Words can’t express how much this wonderful man will be missed here on Earth. How much I am missing him. Uncle Boyd was truly one of a kind. A Renaissance man with so many God given talents and a fun loving personality to go with those talents.
He loved children and always made sure they were included, going out of his way to make sure they felt special and were recognized. He got down on their level (which wasn’t easy to do with his tall stature) and softly spoke to them instead of at them. I loved seeing him interact with my mini me. Although they only met a few times, I have pleasant memories of my daughter laughing at her Great Uncle Boyd’s jovial antics. And as a mother, I appreciated the authentic connection he made with her.
Uncle Boyd was a wordsmith. And when he spoke I hung onto every word! I can think of nothing I loved more than sitting in a comfy chair in his living room and listening to Uncle Boyd share his thoughts on education and learning. He was so well read, so well spoken…a brilliant mind! I always walked away from one of those conversations enlightened, looking at things in a new light and feeling more optimistic for the future. And like all great teachers, he never stopped learning. He constantly sought new experiences, studied and acknowledged differences and was willingly open to challenging himself. You would always find him reading a new book or two, often one for pleasure but always one or more on education reform or how the brain works or on how people learn. He never lectured “at you” but with his warm and gentle manner, guided you to think outside of yourself and to look at things in a different way. What a blessing those mini lectures were! What a blessing Uncle Boyd was to me and to my family of three! I truly am a better person because of him.
After my husband and I married and Uncle Boyd and Aunt Dixie became my new relations, I always made a point to meet up with them when I was in Minnesota for work. The educators I worked with would often comment how nice it was that I would take the time to visit my husband’s aunt and uncle but what they didn’t realize is I was the one benefiting from those visits! Uncle Boyd always asked me questions and he listened to me with interest and full concentration. When we were engaged in conversation I felt safe and carefree, as if the world and all of it’s problems were put on pause and the only thing of importance was our present conversation.
Uncle Boyd didn’t know a stranger. He was beloved everywhere he went. When I accompanied him to many of his favorite establishments (Punch Pizza, Nicollet Island Inn, Culver’s, just to make a few) he was given a personal greeting. Uncle Boyd always took the time to get to know others whether it be his neighbors, students, workers, church members or the servers at his favorite restaurants. In fact, I was beginning to wonder if Uncle Boyd could go anywhere without being recognized! When he and Aunt Dixie traveled to our wedding, a consultant friend of mine saw Uncle Boyd at breakfast and asked, “Dr. Purdom, what are you doing in southern IL?” He was one of her favorite college professors and she couldn’t believe I was marrying his nephew! Another time I was training teachers and happened to mention Uncle Boyd. Several teachers and an administrator commented how they had him as a professor and he had changed their views on child advocacy and adoption, inspiring one to become a foster parent. He noticed people, made them feel important and his smile and gentle nature always made people happy and at ease.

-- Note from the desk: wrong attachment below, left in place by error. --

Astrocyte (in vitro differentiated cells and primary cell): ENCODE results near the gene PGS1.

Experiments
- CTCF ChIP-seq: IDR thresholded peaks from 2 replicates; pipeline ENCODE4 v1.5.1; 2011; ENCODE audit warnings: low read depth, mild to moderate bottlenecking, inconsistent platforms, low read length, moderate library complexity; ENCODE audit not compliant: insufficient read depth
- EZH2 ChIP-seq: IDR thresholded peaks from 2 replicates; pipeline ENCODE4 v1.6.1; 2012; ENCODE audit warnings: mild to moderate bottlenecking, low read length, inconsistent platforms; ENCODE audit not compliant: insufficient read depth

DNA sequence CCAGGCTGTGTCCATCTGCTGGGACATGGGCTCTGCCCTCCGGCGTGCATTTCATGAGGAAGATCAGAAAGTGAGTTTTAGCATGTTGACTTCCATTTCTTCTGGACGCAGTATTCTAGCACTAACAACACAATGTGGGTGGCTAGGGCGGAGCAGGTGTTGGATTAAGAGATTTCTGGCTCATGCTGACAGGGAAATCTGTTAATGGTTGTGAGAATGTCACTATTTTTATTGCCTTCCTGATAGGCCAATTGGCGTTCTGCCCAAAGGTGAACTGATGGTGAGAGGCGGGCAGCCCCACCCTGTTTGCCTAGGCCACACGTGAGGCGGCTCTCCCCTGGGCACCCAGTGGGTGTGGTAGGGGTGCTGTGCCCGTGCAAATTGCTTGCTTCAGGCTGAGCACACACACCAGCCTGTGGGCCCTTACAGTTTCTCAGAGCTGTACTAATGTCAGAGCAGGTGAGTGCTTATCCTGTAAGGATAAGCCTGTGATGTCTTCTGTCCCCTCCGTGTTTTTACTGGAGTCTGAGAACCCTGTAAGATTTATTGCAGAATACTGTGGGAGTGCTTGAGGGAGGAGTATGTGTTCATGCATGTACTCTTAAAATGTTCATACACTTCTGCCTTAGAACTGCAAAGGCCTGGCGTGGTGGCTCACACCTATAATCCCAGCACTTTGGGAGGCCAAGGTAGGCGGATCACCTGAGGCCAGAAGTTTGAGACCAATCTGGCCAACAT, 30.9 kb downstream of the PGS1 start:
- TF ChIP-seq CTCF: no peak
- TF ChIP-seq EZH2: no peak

My family of three hosted Christmas for the first time this year and before we even heard of his illness I had planned to read one of Uncle Boyd’s poems before dinner. It seemed fitting that his most recent poem was about family. He loved his family so very much. Along with education, those memorable conversations in his living room would always include stories of family. Stories of his days as a professor and his students, many who were like family. Aunt Dixie and Uncle Boyd opened their home up to college students during the holidays and Shasta made sure that students who couldn’t be with their families had a place to gather. His face always lit up as he shared stories about his daughter Angela. How very proud he was of his little girl! Some tell tale stories about his brothers and his wife and her sisters would always provide some good laughs! Uncle Boyd was a man of great faith and a conversation would never go by without him acknowledging his Heavenly Father and his love for his church. Uncle Boyd brought joy to all of us and we will all miss him. The lessons he taught, the jokes he played, the words he wrote, the pictures he painted and the love he showed to all of us, will never be forgotten. He will live on through each of us and through future generations. Until we meet again, my dear Uncle Boyd.